Procedures for education and training in radiation protection were received from only 64% of the inspected HTs. A review of the procedures indicated that the responsibility for staff involved in X-ray guided procedures was placed on the department heads. All procedures covered regular training in general radiation protection and equipment specific training, including requirements for records of training courses, preferably by signed lists of attendance. Interviews with the department heads revealed that many of them were unaware of their responsibility, some were also unfamiliar with the existence of the procedure in general. A clear distinction between the levels of awareness in radiation protection was observed between nurses and physicians, nurses having the highest level of awareness. Most HTs did not have a systematic approach for education and training in radiation protection. Courses in radiation protection were occasionally held by the radiation protection officer or a medical physicist. The level of attendance on these courses varied between the different professionals (physicians and nurses), departments and hospitals within each HT. Existing systems for documentation of education and training (if any) were highly insufficient at all HTs.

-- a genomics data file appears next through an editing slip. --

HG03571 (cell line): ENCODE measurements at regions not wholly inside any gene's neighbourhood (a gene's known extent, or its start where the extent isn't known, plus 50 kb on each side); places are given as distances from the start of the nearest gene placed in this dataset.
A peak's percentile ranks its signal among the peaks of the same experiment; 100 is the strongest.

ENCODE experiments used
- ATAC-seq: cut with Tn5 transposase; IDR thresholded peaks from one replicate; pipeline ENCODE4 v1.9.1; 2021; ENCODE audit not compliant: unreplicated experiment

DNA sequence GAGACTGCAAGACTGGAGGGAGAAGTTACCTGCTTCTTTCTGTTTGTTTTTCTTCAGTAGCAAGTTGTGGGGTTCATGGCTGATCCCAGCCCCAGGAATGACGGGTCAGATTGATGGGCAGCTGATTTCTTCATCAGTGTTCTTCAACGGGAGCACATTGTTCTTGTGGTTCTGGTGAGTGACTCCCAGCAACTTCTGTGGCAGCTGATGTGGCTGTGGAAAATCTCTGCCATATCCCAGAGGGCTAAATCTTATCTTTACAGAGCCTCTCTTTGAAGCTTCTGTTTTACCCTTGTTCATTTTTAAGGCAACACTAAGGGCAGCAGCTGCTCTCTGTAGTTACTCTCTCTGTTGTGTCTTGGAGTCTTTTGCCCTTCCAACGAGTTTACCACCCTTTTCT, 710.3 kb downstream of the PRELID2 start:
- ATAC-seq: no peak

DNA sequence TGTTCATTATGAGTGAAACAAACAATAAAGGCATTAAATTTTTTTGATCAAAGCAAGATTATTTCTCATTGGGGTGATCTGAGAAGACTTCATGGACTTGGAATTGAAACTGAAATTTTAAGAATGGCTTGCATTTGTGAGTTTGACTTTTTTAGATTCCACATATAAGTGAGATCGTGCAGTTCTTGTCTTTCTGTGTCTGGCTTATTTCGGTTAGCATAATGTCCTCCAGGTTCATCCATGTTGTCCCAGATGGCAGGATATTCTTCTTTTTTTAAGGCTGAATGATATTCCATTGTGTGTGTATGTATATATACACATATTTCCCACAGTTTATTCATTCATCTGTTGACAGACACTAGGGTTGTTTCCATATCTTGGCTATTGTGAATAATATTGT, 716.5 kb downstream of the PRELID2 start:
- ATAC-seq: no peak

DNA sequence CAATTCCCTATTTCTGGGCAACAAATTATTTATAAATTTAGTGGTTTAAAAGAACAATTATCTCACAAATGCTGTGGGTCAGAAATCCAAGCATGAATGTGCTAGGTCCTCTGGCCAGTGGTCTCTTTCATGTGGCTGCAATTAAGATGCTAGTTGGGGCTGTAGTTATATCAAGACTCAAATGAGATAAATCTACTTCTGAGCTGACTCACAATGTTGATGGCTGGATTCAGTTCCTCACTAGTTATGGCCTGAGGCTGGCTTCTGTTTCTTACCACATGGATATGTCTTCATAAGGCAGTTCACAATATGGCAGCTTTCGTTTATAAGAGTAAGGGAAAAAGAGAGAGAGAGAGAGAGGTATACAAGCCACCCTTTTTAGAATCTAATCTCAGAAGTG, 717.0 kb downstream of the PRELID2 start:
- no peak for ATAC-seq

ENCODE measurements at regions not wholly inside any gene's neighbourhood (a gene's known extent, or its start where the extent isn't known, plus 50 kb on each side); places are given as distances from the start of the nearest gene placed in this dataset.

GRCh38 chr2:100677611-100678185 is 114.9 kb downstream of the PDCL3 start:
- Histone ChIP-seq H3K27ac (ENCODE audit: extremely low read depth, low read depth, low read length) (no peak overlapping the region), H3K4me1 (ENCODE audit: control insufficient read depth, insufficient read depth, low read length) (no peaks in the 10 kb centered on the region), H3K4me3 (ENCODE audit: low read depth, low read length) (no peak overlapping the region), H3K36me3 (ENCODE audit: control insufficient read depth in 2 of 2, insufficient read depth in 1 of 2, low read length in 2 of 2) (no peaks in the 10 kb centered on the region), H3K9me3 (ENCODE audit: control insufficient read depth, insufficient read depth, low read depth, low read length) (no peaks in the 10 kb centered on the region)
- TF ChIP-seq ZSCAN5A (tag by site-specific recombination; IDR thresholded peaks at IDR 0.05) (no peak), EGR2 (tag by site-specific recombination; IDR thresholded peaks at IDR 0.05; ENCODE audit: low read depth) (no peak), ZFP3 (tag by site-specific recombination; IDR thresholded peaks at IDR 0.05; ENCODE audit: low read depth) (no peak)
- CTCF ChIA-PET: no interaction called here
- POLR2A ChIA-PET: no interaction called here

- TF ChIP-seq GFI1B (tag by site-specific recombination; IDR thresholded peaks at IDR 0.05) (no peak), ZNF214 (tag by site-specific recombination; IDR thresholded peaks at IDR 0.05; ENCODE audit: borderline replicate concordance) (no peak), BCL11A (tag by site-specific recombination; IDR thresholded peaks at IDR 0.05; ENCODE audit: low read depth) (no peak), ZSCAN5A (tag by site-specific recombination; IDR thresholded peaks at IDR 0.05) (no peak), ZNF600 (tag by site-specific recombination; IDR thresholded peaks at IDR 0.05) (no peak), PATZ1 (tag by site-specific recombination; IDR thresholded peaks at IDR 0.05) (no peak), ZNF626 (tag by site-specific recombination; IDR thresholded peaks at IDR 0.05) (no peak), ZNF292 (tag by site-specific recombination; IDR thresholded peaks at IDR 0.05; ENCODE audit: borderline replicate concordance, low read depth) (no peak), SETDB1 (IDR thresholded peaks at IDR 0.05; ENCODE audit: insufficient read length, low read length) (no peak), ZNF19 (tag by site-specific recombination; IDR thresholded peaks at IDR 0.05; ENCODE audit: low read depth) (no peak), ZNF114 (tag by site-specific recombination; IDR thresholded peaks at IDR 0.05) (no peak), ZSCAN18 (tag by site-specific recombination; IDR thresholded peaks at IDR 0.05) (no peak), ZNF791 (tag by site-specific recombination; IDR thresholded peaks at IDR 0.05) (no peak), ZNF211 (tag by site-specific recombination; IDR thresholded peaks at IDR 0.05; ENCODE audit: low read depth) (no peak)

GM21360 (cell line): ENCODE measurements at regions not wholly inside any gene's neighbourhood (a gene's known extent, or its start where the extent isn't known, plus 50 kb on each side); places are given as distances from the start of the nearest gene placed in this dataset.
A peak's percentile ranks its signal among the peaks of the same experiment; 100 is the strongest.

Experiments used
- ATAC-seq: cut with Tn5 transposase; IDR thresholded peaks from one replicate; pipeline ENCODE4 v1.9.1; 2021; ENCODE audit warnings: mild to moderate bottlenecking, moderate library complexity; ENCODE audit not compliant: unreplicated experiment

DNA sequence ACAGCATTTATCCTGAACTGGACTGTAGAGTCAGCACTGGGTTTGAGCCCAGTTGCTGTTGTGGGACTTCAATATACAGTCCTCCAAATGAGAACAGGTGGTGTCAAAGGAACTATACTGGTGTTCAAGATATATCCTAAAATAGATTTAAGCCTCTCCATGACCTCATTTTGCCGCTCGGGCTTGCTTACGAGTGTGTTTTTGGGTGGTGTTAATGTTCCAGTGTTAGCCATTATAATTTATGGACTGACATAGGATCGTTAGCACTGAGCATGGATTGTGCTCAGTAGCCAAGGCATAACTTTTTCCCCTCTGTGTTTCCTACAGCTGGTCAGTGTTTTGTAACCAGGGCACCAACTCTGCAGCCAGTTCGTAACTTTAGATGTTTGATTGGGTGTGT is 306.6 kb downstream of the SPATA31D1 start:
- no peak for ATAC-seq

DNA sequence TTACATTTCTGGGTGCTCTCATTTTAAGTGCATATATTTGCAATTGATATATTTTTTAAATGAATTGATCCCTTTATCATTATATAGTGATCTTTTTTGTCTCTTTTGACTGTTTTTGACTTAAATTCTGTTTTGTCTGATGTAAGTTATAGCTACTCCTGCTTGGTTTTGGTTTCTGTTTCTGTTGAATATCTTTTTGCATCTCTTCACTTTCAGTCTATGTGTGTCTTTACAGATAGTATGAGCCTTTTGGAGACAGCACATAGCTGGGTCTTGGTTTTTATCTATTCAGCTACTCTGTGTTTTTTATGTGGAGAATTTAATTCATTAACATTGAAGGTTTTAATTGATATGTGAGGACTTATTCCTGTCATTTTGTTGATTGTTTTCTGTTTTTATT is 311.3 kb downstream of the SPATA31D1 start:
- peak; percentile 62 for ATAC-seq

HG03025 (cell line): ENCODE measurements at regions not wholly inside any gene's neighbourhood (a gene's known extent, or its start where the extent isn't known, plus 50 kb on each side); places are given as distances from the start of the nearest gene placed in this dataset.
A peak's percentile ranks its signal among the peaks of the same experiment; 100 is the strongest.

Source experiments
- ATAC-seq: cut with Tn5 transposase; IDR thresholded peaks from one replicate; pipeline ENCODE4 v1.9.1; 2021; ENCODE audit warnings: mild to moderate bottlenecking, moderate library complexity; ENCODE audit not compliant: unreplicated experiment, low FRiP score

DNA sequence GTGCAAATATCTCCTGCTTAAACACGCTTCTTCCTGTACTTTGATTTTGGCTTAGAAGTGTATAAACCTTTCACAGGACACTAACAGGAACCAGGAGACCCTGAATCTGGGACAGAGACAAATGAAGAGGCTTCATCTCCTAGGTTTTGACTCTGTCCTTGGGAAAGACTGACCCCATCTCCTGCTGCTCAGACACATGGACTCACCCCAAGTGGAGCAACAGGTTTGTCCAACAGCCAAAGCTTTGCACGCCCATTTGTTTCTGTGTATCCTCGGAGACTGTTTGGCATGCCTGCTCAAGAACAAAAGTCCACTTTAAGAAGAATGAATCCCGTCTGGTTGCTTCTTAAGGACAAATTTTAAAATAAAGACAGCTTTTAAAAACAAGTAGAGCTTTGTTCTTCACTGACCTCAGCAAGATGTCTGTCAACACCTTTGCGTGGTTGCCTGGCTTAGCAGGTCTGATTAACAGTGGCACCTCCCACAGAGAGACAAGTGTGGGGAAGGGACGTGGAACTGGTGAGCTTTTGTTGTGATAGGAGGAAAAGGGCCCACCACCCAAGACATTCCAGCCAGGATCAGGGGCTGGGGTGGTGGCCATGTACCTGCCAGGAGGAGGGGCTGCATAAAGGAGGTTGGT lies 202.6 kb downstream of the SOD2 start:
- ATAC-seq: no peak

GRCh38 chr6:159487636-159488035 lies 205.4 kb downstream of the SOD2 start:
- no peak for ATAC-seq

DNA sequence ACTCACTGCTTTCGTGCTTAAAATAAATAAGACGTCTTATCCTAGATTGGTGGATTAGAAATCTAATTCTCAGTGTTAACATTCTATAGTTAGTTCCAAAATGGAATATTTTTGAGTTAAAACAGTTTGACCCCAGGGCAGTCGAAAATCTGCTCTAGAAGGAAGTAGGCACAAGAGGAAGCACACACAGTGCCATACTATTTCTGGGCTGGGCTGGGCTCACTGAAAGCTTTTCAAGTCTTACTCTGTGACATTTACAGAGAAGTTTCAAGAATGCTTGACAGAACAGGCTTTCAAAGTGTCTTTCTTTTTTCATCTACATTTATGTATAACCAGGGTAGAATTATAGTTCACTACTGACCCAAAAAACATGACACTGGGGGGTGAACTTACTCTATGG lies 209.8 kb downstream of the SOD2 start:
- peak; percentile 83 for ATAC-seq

Interviews also revealed some serious lack of skills in radiation protection. Typical examples were: unable to identify the X-ray tube from the image intensifier of the C-arm, inadequate knowledge of the operating consol, no knowledge of the three cardinal principles for staff protection (time, distance and shielding), no deliberate use of collimation and/or pulsed fluoroscopy, and total lack of knowledge about patient doses and risks. In many HTs nurses assisted the physicians by operating the C-arm console. For those cases it was not uncommon to just switch on the X-ray unit and start to fluoroscopy regardless of the default exposure settings on the consol.